The Power of Questions
Ancient Greek philosophers since Thales, (624?-546? B.C.) followed by Socrates, Plato, and Aristotle, have used questions as the driving force of philosophical inquiry… the search for rational understanding and truth.
The concepts and process of the book Optimize Your Life! by Bernie Dahl are based on the power of questions, opening with the most important question of all in your life:
“Who are you?”
It then goes on to ask nine more questions about you and your world:
•What am I doing now?
•What do I value?
•What am I good at?
•What are my passions in life?
•What is a “successful” life to me?
•What are the “toxic” forces in my life?
•What do I want to have/do/be in life?
•What is my risk tolerance?
•What do I need to do to “clean up” my life?
As you answer these basic questions, new, deeper and more personal questions will arise for you to ponder, puzzle out, write down and set about to answer, as you take that exciting adventure of The Journey Into The Self.
“Our minds, bodies, feelings, relationships
are all informed by our questions.
What you ask is who you are.
What you find depends on what you search for.
And what shapes our lives are the questions we ask,
refuse to ask, or never think of asking.”
—Sam Keen, philosopher and theologian,
from Spirituality & Health, Spring 2000
“Ask an impertinent question,
get a pertinent answer.”
—Agent Fox Mulder, The X-Files
The #1 Question
Who are You?
You are a unique product of the cosmos. No one else in the universe has your exact genetic makeup unless you are an identical twin. Even if you are an identical twin, you will still be special in matters of the mind and soul. You have been given the greatest gift of all: the gift of life. The underlying existential question is:
“What will you do with the gift of your life?”
Since the dawn of time, humans have pondered that greatest of all personal questions. The Ancient Greeks advised us to view ourselves from three vantage points: body, mind, and soul. Addressing your body type and its current status is relatively easy, for your body is exceedingly tangible and readily identified, examined, and defined. However, dealing with your mind—your intellect—is more difficult, more mystical. The challenge of defining your soul, spirit, or psyche is greater, for that world is one of pure mystery.
Take a moment and a blank sheet of paper and write down up to 100 words that describes you as an individual, sort of a brainstorming view of yourself. You can also revisit that list and rework and focus your list along the lines of your body, mind, and soul. Remember, you can always return to this list in order to expand it or even correct some of the entries.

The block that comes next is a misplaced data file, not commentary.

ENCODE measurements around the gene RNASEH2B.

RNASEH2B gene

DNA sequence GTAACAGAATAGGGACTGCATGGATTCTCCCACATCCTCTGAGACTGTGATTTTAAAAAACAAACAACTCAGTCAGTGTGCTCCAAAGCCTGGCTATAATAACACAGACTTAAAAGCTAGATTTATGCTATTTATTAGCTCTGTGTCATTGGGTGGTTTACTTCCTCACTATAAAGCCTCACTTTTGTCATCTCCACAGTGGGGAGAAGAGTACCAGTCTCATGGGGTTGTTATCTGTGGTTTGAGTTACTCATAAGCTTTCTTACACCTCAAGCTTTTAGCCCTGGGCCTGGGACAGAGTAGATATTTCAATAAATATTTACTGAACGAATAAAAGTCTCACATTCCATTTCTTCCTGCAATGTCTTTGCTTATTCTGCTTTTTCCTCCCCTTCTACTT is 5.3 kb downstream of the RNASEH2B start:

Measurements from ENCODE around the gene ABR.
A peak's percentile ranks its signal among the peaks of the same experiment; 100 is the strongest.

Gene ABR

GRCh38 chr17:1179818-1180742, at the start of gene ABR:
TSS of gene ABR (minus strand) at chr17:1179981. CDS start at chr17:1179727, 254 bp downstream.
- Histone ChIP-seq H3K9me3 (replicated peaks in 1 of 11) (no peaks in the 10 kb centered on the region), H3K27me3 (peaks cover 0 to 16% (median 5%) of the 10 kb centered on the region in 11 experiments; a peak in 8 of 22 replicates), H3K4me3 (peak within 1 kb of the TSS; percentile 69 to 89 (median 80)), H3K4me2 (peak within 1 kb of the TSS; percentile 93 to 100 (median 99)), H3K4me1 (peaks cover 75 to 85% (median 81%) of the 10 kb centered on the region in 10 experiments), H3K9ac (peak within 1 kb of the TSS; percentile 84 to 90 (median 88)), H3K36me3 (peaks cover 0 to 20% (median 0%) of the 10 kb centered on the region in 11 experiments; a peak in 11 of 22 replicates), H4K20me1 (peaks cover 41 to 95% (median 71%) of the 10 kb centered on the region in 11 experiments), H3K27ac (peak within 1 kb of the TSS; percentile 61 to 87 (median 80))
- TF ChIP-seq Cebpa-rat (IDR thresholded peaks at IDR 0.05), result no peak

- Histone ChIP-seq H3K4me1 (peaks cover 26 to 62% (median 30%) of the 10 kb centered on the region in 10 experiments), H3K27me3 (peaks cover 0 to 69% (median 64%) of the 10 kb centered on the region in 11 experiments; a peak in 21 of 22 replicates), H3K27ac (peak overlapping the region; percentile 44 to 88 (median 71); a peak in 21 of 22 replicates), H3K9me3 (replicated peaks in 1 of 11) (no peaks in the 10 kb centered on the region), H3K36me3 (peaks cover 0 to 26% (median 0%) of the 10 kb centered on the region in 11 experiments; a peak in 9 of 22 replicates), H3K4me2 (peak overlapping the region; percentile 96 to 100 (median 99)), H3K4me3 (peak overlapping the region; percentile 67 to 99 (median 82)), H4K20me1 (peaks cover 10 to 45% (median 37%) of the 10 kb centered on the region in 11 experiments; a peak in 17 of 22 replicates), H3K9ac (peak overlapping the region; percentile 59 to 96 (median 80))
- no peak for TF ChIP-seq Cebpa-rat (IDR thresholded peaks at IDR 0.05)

Next you may wish to rework your list based on anything that may define you, such as favorite foods, movies, music or even your dislikes. You may include good friends or evil enemies. You may include joys as well as sorrows. Just go for it… as many sheets as you wish!
On a new sheet you can list the highlights of your life, such as your birth, early life, education, family, skills development, and achievements. Next you can list the influential people who have impacted your life, past and present.
All this list making is in preparation for a concise statement of "who you are," but before we address that, make yet another list in response some other powerful questions:
•What am I motivated by?
•What am I angered by?
•What do I like about myself?
•What do I not like about myself?
•What are my key roles in life...now?
•What are the "toxic" people/forces in my life?
•What is/are the purpose(s) of my life?
•What are my ideas of a successful life?
Once again, you can take a blank sheet of paper and create your own worksheet on which you can answer these questions and update them later.
Yes, we are asking a lot of you here! Diogenes of Sinope, who lived in a barrel, walked the streets of ancient Athens, carrying a lantern as he searched for an honest man. This process is, metaphorically, Diogenes’ lantern, providing light for you to better look honestly into your being.
Enjoy the adventure.
Next you can assemble all of this material into a complete statement, a personal inventory, answering the question:
"Who are you?"
“Knowing others is wisdom;
knowing the self is enlightenment.
Mastering others requires force;
mastering the self needs strength.”
—Lao Tzu, Tao Te Ching
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